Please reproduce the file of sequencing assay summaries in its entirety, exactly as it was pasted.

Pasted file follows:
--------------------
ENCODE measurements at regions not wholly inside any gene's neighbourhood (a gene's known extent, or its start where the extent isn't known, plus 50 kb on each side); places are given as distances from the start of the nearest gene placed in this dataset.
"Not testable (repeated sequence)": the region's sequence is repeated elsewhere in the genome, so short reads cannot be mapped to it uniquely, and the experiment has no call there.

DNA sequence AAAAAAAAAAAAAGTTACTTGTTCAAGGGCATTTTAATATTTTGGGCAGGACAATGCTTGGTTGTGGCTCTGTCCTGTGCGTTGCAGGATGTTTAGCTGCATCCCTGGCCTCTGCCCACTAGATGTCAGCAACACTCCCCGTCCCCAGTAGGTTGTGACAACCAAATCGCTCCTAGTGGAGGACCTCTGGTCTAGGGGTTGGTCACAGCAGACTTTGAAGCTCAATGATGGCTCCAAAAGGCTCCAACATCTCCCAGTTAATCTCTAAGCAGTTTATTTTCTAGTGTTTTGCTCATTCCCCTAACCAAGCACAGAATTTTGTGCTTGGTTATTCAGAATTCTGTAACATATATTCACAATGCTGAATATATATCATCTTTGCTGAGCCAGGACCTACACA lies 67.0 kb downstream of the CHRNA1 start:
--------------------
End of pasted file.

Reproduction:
ENCODE measurements at regions not wholly inside any gene's neighbourhood (a gene's known extent, or its start where the extent isn't known, plus 50 kb on each side); places are given as distances from the start of the nearest gene placed in this dataset.
"Not testable (repeated sequence)": the region's sequence is repeated elsewhere in the genome, so short reads cannot be mapped to it uniquely, and the experiment has no call there.

DNA sequence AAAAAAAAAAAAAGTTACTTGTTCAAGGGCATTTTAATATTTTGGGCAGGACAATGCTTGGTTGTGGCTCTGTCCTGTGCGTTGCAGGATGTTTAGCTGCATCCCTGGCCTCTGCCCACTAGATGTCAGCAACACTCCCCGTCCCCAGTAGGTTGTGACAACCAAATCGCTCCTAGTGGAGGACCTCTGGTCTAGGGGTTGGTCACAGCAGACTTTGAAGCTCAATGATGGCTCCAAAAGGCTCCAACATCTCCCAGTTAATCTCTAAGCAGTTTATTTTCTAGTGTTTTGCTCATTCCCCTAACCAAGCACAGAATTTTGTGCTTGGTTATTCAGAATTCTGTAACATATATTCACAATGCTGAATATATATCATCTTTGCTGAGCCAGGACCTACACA lies 67.0 kb downstream of the CHRNA1 start: